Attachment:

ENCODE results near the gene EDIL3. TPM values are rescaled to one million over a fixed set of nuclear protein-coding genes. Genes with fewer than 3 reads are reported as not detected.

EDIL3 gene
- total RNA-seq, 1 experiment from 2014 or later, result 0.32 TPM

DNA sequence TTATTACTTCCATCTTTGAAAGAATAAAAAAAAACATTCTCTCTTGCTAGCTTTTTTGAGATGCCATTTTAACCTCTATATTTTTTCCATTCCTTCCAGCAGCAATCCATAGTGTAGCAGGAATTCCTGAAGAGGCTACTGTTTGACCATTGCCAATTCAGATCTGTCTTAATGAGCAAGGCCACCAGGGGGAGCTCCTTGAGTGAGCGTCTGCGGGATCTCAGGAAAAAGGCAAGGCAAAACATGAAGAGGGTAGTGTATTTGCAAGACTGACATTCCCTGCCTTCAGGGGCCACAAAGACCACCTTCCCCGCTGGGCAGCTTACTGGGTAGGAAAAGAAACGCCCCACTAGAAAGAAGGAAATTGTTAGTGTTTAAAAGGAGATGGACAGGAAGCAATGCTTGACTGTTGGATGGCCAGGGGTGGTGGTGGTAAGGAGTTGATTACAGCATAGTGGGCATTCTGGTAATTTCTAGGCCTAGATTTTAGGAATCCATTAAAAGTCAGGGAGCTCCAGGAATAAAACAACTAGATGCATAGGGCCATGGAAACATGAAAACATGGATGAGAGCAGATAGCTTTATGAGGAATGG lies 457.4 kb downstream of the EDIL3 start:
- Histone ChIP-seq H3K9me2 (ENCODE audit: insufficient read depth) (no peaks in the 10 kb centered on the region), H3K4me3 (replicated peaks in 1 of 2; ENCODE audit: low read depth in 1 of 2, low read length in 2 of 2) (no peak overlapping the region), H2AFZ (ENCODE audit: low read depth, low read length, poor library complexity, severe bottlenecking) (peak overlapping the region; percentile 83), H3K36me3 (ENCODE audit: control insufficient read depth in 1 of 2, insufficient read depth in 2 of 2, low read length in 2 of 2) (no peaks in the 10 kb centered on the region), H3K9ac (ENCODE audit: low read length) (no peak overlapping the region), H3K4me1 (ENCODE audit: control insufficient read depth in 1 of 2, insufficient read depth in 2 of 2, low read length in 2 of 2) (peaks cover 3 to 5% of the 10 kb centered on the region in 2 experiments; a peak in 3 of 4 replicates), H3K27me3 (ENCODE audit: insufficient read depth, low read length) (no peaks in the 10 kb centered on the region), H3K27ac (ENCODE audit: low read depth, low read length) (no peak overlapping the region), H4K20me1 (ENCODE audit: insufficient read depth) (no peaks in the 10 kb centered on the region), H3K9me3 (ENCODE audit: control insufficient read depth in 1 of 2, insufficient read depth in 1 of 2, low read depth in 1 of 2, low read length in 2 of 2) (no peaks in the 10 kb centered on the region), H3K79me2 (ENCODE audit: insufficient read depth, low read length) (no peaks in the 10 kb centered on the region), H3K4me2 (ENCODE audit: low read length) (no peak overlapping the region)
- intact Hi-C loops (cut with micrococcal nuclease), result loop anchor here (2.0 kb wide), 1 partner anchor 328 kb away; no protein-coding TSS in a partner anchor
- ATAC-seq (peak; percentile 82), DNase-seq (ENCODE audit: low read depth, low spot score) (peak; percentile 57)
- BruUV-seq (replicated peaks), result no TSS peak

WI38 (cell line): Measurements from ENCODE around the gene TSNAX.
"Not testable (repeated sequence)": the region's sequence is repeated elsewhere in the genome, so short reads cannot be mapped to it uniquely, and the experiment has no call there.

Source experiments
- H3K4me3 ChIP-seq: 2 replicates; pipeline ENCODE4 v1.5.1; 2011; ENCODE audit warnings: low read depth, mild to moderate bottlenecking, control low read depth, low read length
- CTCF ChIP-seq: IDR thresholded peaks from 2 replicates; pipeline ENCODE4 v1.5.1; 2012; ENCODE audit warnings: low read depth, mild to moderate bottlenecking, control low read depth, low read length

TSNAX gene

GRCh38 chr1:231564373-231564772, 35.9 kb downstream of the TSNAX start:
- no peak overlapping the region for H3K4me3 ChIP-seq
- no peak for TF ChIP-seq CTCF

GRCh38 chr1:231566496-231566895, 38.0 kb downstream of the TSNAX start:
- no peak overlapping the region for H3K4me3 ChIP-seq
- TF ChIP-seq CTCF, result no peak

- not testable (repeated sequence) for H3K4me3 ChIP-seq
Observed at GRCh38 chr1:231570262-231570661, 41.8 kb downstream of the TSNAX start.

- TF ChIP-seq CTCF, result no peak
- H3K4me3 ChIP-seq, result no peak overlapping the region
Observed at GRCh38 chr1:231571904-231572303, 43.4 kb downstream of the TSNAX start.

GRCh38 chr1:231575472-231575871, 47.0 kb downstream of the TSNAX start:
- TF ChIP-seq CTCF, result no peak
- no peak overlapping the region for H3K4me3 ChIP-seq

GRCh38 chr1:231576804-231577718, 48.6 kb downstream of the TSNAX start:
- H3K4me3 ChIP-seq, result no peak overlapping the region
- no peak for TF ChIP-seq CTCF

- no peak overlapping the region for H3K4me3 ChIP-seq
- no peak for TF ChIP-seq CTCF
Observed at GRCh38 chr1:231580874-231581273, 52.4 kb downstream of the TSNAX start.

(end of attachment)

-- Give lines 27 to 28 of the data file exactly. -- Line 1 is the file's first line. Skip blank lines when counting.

- TF ChIP-seq CTCF, result no peak
- no peak overlapping the region for H3K4me3 ChIP-seq